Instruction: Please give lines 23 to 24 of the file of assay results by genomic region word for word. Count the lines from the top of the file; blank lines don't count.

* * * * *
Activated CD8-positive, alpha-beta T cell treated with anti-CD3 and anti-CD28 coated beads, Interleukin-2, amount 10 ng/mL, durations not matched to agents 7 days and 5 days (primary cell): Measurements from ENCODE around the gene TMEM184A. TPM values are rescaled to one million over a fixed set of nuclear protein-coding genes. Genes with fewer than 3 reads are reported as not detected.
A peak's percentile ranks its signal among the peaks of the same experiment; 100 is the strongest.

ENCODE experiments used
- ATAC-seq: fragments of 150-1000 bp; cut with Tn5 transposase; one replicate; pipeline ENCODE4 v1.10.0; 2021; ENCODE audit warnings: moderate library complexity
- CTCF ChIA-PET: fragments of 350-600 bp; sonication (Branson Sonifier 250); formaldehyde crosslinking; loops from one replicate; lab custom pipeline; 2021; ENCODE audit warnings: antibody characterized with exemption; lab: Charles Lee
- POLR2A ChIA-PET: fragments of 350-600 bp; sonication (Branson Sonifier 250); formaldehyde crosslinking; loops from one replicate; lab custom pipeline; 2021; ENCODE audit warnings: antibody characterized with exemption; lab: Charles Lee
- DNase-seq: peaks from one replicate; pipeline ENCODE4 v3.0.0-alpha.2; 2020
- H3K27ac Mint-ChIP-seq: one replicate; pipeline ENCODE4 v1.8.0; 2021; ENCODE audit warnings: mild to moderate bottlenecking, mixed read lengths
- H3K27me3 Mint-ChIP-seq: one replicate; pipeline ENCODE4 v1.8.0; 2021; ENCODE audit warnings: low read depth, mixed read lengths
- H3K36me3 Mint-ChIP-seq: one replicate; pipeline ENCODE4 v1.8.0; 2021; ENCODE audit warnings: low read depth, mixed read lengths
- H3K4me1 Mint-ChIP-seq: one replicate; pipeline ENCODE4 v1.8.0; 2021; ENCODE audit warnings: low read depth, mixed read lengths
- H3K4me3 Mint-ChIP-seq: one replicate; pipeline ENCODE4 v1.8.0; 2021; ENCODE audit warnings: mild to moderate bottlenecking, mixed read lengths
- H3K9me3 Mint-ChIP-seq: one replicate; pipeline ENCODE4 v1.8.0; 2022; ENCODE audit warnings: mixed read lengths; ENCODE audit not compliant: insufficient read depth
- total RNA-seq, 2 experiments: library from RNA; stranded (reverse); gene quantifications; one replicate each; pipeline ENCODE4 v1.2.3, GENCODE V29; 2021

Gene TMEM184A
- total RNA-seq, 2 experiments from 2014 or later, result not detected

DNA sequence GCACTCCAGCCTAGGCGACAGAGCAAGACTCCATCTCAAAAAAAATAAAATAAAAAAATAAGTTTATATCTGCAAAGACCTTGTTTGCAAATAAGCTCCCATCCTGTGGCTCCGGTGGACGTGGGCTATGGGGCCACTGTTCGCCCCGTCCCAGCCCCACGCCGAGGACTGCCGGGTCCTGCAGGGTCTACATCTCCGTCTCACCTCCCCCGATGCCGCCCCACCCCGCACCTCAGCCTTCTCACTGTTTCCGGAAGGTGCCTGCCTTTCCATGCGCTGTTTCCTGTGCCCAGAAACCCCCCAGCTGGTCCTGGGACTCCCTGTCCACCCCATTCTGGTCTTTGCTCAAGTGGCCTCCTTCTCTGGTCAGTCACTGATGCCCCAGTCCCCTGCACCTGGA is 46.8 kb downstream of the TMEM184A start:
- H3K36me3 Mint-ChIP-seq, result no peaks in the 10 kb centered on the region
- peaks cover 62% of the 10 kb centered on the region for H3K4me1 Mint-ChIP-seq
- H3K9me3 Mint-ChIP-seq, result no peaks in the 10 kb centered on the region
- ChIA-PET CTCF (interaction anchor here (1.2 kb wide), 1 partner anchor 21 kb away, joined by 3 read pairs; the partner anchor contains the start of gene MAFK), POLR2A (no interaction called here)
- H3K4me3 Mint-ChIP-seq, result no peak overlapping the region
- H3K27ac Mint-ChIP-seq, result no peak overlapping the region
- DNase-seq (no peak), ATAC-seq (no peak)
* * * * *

- H3K27ac Mint-ChIP-seq, result no peak overlapping the region
- DNase-seq (no peak), ATAC-seq (no peak)